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Caesar’s Costa Rican Campaign

Caesar is planning to shed his oilskins and jump ship for a few months.

His namesake dreamt of ruling the world, but never even glimpsed the lands on the far side of the Western Ocean. Our own Caesar has travelled to countries that the old Roman despot could never have even imagined, but far from becoming a megalomaniac he just wants to do his bit to help. In the summer of 2011 he wants to spend time in Central America, working with Raleigh International.

Raleigh is a charity which combines the youth-development aims of Outward Bound or the British Schools Exploring Society with the humanitarian work of the VSO and the environmental work of the World Wildlife Fund. On the face out it, rolling all three of those things into one project seems over ambitious, but the folks at Raleigh have found that they are actually perfectly compatible. Raleigh expeditions last for ten weeks and are comprised of three parts: Community, Environment and Adventure. Each part consists of a project which a small self-led team of young adventurers works to fulfil.

Raleigh began life as Drake. Launched in 1978, the charity’s first project revolved around the voyage of a brigantine (a vessel which is square rigged on the foremast but which carries a gaff main). As the boat journeyed around the world her crew of young people took part in numerous land-based projects, some of which had a scientific or environmental aim whilst the others were community orientated.

This first venture was so successful and so popular that the organisers decided to follow it up with a five year project using a similar modus operandi. This, too, was a big hit, but the biggest draw was not the ship itself, or the circumnavigation; the biggest attraction, so far as the young participants were concerned, was the opportunity to visit somewhere exotic and do something worthwhile. Thus, in 1989, Raleigh moved ashore. They are now based in India, Borneo, and Costa Rica; and Our Boy has chosen to go and lend a hand in Costa Rica.

Costa Rica is not your average Central American country. It is relatively well-to-do and politically very stable. In 1949 the country abolished its armed forces, on the grounds that they were more likely to organise a coup than to keep any enemies at bay. The population is cosmopolitan and non-racist. Health care is good and the literacy rate is just about the highest in the world.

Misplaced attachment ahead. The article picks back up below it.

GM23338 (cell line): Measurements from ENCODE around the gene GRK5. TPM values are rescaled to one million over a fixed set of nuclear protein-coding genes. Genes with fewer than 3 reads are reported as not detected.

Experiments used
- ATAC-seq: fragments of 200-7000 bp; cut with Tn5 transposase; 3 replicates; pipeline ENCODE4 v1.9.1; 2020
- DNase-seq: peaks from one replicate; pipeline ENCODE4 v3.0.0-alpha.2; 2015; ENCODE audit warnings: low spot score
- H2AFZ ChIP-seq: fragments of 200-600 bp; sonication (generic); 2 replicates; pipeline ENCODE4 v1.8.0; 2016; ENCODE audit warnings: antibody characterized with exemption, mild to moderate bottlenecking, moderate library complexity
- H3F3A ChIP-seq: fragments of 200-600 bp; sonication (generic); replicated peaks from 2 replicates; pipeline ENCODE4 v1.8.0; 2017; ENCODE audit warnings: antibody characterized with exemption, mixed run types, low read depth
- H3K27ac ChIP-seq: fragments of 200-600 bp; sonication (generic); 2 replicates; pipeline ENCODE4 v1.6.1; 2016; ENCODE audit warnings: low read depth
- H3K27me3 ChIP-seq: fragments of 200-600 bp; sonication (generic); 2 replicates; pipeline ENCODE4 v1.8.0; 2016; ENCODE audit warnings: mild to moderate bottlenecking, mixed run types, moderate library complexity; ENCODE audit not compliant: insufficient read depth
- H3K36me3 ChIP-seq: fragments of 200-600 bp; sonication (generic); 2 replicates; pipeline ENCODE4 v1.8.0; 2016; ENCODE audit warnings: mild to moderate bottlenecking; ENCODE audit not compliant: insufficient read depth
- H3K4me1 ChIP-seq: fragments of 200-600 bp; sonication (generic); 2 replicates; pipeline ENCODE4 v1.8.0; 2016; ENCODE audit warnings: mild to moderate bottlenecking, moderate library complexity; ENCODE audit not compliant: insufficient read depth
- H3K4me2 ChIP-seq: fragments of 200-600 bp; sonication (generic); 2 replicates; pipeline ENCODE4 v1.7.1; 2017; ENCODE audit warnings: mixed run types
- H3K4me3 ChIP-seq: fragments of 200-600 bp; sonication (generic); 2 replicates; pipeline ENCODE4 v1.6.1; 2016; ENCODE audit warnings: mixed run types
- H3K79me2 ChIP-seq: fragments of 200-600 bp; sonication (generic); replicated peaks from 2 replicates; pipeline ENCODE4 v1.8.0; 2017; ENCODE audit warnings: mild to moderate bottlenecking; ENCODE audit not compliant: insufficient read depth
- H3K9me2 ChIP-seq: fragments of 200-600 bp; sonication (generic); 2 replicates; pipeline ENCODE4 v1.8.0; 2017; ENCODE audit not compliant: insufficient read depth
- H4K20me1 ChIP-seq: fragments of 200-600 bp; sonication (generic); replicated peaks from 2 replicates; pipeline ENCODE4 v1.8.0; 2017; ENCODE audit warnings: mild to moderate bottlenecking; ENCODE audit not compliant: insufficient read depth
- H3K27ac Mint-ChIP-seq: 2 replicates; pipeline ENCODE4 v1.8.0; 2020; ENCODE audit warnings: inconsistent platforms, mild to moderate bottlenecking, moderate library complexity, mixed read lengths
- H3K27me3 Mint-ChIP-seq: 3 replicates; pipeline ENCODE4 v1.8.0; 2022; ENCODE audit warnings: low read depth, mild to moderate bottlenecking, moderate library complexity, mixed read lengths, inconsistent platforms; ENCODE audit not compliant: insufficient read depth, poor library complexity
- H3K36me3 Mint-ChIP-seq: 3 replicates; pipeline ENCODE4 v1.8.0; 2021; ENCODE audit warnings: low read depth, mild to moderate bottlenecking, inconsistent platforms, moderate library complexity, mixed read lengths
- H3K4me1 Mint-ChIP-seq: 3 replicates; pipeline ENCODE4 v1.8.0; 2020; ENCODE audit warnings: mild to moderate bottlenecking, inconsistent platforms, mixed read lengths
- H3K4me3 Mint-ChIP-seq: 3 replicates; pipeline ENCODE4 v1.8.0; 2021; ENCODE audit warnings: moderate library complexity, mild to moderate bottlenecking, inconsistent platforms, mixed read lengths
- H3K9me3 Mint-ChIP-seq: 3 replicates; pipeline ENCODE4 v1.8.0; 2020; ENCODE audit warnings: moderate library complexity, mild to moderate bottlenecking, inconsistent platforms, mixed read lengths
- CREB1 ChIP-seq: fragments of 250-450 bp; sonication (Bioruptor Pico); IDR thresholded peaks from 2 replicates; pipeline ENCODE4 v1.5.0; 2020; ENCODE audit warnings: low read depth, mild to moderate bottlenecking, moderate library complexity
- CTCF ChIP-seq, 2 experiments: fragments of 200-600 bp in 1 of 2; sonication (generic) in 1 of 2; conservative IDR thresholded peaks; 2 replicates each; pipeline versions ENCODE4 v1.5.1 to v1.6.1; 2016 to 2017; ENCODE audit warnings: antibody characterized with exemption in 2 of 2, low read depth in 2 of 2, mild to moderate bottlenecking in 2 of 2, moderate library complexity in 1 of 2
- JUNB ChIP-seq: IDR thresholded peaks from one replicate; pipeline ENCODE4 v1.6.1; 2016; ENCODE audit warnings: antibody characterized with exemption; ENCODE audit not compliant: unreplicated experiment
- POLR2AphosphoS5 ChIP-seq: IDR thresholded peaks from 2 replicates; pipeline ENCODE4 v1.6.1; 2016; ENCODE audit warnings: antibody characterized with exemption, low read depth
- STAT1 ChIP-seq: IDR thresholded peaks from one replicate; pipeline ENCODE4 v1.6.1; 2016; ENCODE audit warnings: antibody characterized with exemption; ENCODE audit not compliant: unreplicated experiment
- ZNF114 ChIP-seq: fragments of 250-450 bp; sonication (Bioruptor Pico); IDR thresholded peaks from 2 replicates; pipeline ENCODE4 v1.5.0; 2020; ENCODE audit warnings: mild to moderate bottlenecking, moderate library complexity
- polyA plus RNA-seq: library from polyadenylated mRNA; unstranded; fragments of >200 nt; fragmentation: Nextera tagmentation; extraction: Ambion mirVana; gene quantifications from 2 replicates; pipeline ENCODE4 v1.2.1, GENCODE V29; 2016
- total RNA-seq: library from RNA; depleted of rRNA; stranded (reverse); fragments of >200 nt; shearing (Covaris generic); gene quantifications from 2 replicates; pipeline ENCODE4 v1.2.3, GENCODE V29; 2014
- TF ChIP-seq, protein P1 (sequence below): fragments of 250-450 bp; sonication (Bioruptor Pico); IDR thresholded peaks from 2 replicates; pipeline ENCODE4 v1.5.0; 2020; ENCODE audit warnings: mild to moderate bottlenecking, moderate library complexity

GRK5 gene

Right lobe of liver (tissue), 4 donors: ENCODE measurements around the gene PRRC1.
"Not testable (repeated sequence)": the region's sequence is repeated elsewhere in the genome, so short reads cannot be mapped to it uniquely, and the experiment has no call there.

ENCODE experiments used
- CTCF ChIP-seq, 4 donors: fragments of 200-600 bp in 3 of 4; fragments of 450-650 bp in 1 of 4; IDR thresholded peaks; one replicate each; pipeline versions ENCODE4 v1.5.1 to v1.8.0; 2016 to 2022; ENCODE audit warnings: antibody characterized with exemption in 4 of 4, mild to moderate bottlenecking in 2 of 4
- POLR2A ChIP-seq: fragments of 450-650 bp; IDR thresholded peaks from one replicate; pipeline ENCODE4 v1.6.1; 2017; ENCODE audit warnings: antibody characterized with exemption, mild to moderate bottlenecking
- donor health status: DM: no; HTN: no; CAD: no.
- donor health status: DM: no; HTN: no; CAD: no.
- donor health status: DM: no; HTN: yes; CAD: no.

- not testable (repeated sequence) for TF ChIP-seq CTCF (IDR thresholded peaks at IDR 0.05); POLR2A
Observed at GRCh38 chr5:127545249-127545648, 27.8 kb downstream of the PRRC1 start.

Costa Rica is placed 3rd in the world on the Environmental Performance Index (which rates the way in which a country’s policies are affecting the environment), and the government has vowed that theirs will be the first carbon neutral country, aiming to achieve that objective by 2021. Life expectancy in Costa Rica is 79 years and the country has been placed 1st on the Happy Planet Index (whose premise is that most people want to live long and fulfilling lives, so that the best country is the one which allows its citizens to do so).

With all this to its credit it is easy to see why so many people want to visit Costa Rica, but very much harder to understand why the place might be a suitable candidate for volunteer work and aid. Why would Raleigh want to base themselves here?
For two reasons. Firstly, Costa Rica now ranks as one of the world’s most popular eco-tourism destination. Despite its small size the country contains an amazing 5% of the world’s biodiversity. Around 25% of the total land area has protected status – the largest area, proportionately, of any country in the world – and every year tens of thousands of people arrive to hike in the national parks. The mountain covered forests are home to tapirs, spider monkeys, sloths and squirrels – to name but a few – and the beaches are visited by three species of turtle.
Costa Rica was a pioneer of eco-tourism, and the country is recognised as one of the few which manages this affair in an appropriate, environmentally sustainable manner. With a government which actively seeks to maintain the nation’s “green” image it is an ideal place for conservation projects. Here, Caesar and his fellow volunteers will be able to work hand in hand with local people as they build new trails and viewing platforms, maintaining and expanding the eco-tourism infrastructure in the heart of the jungle.